Friday, January 10, 2014

Boulder slams into the bridge over Multnomah Falls

Multnomah Falls the day after

Multnomah Falls, on the Oregon side of the Columbia Gorge, is listed as the second tallest year-round waterfall in the United States. The falls drops in two major steps; the upper falls of 542 feet, then a gradual 9 foot drop in elevation to the lower part of the falls, which drops 69 feet, listing a total of 620 feet.

Unfortunately, water is not the only thing that falls.  An occasional boulder may also careen through space, slamming into the pool at the bottom of the upper falls, or into the Benson Bridge which spans the space between the upper and lower falls.  Yesterday a boulder did a lot of damage to the bridge.  If you look close at the photo above, you can see the yellow caution tap, flapping in the mist bellowing from the falls.  Here is a close up of the bridge.
Damage after boulder drops from falls into the bridge 01/09/14
I happened to speak to a New York State Department of Transportation Civil Engineer while I visited today, who told me the bridge is structurally sound.  “Well, let’s see,” she said, “this is January, so I’ll bet they’ll have that repaired by the beginning of summer.”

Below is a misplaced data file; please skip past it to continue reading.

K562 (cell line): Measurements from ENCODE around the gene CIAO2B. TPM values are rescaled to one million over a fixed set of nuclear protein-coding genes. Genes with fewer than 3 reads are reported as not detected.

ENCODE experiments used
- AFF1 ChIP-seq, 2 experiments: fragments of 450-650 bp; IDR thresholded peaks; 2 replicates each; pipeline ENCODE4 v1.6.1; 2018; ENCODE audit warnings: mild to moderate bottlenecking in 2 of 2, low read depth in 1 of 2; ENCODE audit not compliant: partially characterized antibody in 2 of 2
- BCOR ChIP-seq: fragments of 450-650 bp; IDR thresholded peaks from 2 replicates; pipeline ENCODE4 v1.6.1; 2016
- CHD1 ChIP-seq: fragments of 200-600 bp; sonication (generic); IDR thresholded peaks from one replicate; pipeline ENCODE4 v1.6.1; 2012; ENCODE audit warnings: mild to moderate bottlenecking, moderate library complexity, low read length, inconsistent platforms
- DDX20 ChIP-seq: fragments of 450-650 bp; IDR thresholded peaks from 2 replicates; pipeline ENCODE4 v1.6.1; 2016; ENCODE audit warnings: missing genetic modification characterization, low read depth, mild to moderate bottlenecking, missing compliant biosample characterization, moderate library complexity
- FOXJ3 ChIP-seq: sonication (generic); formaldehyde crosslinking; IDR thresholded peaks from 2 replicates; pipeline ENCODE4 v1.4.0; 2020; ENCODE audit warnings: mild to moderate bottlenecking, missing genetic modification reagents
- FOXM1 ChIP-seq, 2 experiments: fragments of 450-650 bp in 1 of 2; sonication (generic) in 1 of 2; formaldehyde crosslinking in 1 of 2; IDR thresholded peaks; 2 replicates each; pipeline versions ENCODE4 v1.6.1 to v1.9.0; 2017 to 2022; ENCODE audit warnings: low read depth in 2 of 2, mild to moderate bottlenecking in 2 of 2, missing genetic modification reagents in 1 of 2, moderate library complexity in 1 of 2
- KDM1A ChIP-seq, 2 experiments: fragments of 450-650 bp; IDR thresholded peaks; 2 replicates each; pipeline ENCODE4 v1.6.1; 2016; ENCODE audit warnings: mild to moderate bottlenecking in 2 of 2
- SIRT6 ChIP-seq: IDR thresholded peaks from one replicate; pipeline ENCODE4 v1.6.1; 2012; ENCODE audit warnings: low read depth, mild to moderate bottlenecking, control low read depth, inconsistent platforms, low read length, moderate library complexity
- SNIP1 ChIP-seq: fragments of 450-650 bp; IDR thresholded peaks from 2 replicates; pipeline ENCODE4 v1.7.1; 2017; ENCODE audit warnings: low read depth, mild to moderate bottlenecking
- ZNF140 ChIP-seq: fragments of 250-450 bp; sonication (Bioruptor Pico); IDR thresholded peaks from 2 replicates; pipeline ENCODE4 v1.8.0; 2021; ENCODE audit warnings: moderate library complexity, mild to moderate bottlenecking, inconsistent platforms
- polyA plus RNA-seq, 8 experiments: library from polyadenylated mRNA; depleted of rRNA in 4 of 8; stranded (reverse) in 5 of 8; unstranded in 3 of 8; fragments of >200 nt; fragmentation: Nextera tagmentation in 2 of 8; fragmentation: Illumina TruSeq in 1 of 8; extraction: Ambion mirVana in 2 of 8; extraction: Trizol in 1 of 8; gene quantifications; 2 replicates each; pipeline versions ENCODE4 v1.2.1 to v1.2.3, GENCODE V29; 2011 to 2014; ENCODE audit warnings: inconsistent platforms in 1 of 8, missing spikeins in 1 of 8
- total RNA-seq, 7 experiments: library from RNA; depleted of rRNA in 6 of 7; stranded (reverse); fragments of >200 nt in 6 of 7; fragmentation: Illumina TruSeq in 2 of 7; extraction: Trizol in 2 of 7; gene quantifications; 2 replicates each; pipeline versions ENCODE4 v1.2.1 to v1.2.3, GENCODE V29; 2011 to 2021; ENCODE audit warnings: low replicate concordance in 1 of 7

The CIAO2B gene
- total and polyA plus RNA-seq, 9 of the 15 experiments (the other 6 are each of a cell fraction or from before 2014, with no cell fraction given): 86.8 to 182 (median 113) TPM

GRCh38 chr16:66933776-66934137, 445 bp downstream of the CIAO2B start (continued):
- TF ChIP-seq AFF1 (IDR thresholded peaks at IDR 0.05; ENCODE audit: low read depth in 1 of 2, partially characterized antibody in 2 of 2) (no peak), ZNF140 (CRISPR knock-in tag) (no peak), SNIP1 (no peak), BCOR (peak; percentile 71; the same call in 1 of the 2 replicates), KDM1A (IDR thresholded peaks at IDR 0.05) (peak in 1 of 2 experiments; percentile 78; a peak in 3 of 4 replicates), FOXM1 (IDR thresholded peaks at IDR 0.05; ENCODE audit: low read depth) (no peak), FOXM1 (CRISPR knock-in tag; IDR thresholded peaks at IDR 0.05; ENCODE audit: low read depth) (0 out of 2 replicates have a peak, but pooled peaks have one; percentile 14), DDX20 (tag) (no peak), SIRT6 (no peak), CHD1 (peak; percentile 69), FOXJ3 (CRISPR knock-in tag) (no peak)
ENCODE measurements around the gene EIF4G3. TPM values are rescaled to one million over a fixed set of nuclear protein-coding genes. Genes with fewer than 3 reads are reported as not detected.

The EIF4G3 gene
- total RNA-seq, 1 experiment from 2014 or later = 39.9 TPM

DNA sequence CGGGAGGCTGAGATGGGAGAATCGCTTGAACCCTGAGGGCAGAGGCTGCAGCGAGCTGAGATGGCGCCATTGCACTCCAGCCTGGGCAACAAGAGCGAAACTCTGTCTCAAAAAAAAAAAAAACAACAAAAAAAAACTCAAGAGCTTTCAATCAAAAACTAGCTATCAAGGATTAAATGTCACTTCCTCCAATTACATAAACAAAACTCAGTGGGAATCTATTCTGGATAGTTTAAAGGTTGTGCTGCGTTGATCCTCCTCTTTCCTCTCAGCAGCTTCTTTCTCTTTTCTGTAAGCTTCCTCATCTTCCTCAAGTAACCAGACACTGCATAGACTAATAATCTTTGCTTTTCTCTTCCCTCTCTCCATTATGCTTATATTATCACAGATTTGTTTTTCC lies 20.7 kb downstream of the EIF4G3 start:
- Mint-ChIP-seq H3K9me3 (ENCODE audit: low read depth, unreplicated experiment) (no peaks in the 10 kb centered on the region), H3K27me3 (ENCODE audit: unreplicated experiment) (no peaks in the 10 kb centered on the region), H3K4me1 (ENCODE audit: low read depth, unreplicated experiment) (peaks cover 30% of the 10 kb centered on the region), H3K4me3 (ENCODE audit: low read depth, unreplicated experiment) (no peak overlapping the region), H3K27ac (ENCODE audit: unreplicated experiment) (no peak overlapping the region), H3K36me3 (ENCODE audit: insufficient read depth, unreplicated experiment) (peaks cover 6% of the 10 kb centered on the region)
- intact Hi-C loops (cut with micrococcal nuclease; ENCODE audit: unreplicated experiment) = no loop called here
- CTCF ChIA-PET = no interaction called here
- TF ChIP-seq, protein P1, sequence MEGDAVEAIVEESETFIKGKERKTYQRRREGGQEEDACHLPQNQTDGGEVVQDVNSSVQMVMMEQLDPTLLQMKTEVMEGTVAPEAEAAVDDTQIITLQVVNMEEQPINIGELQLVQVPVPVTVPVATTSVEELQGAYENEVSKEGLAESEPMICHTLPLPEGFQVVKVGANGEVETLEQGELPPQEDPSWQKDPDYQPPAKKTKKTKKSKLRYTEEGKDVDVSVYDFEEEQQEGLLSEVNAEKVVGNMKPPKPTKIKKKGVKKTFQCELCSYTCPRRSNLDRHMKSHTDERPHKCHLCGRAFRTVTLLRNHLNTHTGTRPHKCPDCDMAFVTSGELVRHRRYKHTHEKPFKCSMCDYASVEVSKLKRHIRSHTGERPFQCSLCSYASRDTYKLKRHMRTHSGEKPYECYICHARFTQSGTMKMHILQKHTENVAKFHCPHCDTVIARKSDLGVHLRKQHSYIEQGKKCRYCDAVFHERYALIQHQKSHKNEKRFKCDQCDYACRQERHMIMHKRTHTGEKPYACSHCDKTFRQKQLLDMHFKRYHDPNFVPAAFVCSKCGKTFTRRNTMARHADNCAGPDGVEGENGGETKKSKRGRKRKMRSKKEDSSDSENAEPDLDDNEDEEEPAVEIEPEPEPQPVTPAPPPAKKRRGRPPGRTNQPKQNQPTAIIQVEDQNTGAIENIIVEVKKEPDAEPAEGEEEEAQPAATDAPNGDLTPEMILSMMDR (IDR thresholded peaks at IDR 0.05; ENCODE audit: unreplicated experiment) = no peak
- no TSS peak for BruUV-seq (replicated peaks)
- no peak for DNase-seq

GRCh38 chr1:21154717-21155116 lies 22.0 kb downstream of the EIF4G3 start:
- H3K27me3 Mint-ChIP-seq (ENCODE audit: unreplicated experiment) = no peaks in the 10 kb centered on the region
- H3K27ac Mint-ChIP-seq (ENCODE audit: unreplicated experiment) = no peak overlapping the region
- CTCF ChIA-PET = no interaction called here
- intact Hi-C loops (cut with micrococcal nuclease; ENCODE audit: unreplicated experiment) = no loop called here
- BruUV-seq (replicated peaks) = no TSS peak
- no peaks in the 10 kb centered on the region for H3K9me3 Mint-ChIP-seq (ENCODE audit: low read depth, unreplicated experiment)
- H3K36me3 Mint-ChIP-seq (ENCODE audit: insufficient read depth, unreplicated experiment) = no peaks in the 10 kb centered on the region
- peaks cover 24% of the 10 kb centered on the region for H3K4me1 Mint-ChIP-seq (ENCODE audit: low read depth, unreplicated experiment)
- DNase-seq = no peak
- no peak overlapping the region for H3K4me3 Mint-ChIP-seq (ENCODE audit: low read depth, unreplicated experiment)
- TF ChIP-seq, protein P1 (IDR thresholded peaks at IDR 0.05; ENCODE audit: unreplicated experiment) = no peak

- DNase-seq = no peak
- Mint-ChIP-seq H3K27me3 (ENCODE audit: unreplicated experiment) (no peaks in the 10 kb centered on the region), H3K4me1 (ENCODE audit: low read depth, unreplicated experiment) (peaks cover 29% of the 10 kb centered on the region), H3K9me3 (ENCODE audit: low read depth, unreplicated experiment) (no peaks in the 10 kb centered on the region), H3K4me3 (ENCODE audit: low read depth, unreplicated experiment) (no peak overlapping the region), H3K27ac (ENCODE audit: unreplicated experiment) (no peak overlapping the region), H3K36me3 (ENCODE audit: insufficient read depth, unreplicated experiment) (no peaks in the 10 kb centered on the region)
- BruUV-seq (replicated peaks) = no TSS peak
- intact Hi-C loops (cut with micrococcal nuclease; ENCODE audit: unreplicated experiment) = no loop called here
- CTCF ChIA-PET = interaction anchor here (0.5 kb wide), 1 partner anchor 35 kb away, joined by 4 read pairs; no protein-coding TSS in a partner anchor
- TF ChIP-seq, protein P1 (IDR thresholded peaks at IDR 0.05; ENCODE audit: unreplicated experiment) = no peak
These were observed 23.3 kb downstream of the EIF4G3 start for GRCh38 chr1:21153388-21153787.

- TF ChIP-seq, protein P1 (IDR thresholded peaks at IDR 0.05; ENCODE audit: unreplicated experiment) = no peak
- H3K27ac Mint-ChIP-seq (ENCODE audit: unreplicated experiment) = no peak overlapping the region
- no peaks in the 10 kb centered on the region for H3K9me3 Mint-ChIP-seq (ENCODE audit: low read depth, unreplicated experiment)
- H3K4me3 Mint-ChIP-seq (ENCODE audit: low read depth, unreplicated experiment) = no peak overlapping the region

“Really?” I asked her.  “May I quote you?”

She laughed, but her husband, a history professor, nodded.  “She knows bridges.”

“What about you?” I asked.  “May I quote you, too?”

“I don’t know much about bridges,” he said.

“Well, historically, bridges are often repaired, right?”


There you have it.  An accurate quote from both a civil engineer and a history professor.  We’ll have our bridge back to normal in no time.  I think my work here is done.

Until then, the trail to the bridge is closed, but you can still see the falls hurling through space, hear the thunder of the cascading water, and feel the mist upon your face.

1 comment:

Comments are great fun. Really. I love them. Except from the bots that have found my blog. I'm enabling the word verification to block them. Sorry.